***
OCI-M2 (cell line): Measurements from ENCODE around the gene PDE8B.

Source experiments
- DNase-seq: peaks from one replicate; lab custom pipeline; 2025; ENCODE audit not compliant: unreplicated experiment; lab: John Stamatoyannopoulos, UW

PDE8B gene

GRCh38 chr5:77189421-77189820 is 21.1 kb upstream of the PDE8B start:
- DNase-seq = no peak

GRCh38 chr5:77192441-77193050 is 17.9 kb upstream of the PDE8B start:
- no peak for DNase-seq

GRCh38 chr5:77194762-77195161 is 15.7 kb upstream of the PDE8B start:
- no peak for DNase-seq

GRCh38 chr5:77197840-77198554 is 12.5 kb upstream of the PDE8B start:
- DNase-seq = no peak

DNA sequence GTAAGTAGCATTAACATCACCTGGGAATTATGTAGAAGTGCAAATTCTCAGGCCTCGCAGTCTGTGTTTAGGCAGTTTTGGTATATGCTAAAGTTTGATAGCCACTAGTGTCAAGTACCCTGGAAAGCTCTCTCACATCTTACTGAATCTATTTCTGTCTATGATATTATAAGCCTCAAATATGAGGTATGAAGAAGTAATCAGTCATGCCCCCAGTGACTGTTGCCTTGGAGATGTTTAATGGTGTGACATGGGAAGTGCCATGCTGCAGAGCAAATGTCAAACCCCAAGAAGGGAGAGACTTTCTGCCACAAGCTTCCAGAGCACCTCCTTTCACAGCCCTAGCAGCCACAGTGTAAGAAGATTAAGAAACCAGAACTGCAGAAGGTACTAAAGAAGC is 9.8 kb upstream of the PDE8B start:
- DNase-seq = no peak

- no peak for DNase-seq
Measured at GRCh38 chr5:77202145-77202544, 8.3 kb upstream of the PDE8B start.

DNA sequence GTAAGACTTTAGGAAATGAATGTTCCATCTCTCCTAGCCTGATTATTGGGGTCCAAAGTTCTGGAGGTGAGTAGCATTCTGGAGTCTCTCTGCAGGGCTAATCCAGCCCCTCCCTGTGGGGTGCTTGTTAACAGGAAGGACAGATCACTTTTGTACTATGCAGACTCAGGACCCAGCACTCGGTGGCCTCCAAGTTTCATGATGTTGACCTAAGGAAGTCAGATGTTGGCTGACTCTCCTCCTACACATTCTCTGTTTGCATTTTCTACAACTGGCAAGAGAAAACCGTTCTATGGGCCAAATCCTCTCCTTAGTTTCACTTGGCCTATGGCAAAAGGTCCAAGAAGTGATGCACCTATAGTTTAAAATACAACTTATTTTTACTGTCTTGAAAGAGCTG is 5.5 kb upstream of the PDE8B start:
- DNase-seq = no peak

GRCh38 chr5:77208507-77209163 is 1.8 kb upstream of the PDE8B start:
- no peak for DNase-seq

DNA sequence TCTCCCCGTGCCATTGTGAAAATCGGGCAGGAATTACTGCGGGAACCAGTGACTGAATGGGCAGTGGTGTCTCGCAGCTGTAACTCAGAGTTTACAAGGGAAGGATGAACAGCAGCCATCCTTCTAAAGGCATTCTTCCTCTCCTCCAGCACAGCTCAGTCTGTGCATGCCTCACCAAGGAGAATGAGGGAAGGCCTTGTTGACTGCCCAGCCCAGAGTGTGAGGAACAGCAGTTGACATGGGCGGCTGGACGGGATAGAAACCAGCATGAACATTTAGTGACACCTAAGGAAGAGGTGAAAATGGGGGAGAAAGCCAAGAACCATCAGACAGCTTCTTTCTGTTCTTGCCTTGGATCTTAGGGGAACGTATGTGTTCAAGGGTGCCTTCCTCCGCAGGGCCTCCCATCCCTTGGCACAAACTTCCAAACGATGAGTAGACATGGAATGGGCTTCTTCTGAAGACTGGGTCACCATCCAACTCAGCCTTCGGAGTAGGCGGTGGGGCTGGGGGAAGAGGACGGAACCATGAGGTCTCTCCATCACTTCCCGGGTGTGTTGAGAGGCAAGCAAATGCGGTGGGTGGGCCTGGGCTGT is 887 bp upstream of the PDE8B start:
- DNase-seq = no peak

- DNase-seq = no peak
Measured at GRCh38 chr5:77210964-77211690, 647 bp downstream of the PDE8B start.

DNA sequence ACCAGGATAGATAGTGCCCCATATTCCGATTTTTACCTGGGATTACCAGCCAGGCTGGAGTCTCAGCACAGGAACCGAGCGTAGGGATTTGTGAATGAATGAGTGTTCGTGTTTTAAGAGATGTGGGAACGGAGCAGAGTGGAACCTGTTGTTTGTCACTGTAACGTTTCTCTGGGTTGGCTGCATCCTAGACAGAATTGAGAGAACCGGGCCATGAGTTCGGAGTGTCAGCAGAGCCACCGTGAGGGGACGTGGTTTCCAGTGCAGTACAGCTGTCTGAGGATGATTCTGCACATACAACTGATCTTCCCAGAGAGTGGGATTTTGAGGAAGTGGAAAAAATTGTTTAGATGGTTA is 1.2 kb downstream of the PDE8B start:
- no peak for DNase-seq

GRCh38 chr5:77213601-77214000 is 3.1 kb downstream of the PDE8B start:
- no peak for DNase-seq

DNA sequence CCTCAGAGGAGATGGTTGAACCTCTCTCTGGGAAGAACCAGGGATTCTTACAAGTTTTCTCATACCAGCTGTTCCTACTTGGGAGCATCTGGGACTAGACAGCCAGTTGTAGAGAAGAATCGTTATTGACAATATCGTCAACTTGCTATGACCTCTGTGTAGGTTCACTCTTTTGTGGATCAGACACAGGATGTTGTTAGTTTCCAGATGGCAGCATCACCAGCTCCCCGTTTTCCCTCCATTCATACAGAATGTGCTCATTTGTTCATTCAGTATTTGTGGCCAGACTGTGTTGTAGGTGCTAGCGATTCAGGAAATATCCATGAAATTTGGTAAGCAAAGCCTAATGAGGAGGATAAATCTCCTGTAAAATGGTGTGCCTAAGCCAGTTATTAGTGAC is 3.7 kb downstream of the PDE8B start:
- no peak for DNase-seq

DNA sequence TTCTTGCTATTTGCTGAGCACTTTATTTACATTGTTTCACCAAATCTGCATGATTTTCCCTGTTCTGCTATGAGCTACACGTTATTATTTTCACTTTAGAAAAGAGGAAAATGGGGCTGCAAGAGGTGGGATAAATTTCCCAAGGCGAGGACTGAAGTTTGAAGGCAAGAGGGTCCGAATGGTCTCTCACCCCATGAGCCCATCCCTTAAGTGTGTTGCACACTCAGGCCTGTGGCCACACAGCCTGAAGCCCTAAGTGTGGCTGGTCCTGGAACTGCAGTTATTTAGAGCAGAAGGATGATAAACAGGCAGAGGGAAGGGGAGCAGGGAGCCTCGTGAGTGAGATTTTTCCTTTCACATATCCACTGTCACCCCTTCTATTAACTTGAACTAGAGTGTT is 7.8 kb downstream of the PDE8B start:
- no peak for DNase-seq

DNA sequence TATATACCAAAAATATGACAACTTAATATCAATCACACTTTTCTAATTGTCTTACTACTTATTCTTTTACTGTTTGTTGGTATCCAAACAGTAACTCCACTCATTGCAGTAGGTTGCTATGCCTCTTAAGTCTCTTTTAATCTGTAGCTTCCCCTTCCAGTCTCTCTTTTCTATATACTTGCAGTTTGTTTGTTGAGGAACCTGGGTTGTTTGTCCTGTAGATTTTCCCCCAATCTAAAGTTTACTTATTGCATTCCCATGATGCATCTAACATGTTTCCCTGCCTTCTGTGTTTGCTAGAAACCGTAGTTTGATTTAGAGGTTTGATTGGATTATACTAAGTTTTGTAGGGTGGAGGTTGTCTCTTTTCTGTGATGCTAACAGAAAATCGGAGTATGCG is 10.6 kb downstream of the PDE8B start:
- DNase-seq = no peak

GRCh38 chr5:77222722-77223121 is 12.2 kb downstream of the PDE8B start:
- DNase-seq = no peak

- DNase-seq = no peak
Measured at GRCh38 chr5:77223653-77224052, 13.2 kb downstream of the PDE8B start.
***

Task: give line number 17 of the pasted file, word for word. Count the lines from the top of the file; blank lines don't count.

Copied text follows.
DNA sequence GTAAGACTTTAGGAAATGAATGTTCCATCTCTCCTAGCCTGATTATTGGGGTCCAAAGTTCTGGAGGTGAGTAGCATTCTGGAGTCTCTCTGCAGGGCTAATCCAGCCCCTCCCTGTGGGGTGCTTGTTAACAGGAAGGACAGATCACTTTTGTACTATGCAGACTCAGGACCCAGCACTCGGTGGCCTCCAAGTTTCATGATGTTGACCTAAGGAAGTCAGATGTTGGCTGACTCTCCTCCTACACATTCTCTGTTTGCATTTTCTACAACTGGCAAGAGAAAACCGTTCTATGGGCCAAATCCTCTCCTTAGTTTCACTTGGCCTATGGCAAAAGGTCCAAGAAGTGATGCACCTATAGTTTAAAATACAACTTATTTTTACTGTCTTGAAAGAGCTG is 5.5 kb upstream of the PDE8B start: